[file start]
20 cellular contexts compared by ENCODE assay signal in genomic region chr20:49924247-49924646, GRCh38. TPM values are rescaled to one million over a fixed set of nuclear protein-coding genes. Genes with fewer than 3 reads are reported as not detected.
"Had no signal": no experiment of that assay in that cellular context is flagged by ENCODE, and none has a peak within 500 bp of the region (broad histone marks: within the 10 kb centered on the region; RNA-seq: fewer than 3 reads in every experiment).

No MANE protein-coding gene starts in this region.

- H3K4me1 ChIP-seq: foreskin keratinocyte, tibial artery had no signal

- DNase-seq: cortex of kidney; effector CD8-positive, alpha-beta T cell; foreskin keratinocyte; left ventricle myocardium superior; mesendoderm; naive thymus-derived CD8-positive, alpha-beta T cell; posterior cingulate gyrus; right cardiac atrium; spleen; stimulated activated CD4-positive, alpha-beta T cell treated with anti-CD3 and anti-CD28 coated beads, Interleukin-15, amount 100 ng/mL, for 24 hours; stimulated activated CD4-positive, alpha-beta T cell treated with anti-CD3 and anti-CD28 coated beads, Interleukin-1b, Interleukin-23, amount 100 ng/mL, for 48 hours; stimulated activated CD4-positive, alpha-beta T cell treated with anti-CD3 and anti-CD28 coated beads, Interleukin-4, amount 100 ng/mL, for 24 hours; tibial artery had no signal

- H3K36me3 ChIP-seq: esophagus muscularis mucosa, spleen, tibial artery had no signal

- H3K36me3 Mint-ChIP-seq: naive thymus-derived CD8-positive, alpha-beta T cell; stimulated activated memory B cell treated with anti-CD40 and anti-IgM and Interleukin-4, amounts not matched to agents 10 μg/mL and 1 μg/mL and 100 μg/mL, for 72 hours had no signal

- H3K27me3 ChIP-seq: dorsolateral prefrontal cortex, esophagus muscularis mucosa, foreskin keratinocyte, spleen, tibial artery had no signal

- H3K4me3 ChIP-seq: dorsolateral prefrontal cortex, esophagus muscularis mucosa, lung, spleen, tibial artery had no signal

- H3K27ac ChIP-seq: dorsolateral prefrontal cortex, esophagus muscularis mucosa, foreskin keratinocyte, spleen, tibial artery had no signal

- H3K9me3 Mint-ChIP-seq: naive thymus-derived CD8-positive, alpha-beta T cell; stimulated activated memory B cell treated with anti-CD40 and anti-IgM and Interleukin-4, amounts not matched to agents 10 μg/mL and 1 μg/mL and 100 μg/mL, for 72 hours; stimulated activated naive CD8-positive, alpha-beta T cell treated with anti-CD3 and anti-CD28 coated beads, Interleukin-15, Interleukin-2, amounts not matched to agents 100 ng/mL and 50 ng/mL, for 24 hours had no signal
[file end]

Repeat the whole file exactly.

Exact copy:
20 cellular contexts compared by ENCODE assay signal in genomic region chr20:49924247-49924646, GRCh38. TPM values are rescaled to one million over a fixed set of nuclear protein-coding genes. Genes with fewer than 3 reads are reported as not detected.
"Had no signal": no experiment of that assay in that cellular context is flagged by ENCODE, and none has a peak within 500 bp of the region (broad histone marks: within the 10 kb centered on the region; RNA-seq: fewer than 3 reads in every experiment).

No MANE protein-coding gene starts in this region.

- H3K4me1 ChIP-seq: foreskin keratinocyte, tibial artery had no signal

- DNase-seq: cortex of kidney; effector CD8-positive, alpha-beta T cell; foreskin keratinocyte; left ventricle myocardium superior; mesendoderm; naive thymus-derived CD8-positive, alpha-beta T cell; posterior cingulate gyrus; right cardiac atrium; spleen; stimulated activated CD4-positive, alpha-beta T cell treated with anti-CD3 and anti-CD28 coated beads, Interleukin-15, amount 100 ng/mL, for 24 hours; stimulated activated CD4-positive, alpha-beta T cell treated with anti-CD3 and anti-CD28 coated beads, Interleukin-1b, Interleukin-23, amount 100 ng/mL, for 48 hours; stimulated activated CD4-positive, alpha-beta T cell treated with anti-CD3 and anti-CD28 coated beads, Interleukin-4, amount 100 ng/mL, for 24 hours; tibial artery had no signal

- H3K36me3 ChIP-seq: esophagus muscularis mucosa, spleen, tibial artery had no signal

- H3K36me3 Mint-ChIP-seq: naive thymus-derived CD8-positive, alpha-beta T cell; stimulated activated memory B cell treated with anti-CD40 and anti-IgM and Interleukin-4, amounts not matched to agents 10 μg/mL and 1 μg/mL and 100 μg/mL, for 72 hours had no signal

- H3K27me3 ChIP-seq: dorsolateral prefrontal cortex, esophagus muscularis mucosa, foreskin keratinocyte, spleen, tibial artery had no signal

- H3K4me3 ChIP-seq: dorsolateral prefrontal cortex, esophagus muscularis mucosa, lung, spleen, tibial artery had no signal

- H3K27ac ChIP-seq: dorsolateral prefrontal cortex, esophagus muscularis mucosa, foreskin keratinocyte, spleen, tibial artery had no signal

- H3K9me3 Mint-ChIP-seq: naive thymus-derived CD8-positive, alpha-beta T cell; stimulated activated memory B cell treated with anti-CD40 and anti-IgM and Interleukin-4, amounts not matched to agents 10 μg/mL and 1 μg/mL and 100 μg/mL, for 72 hours; stimulated activated naive CD8-positive, alpha-beta T cell treated with anti-CD3 and anti-CD28 coated beads, Interleukin-15, Interleukin-2, amounts not matched to agents 100 ng/mL and 50 ng/mL, for 24 hours had no signal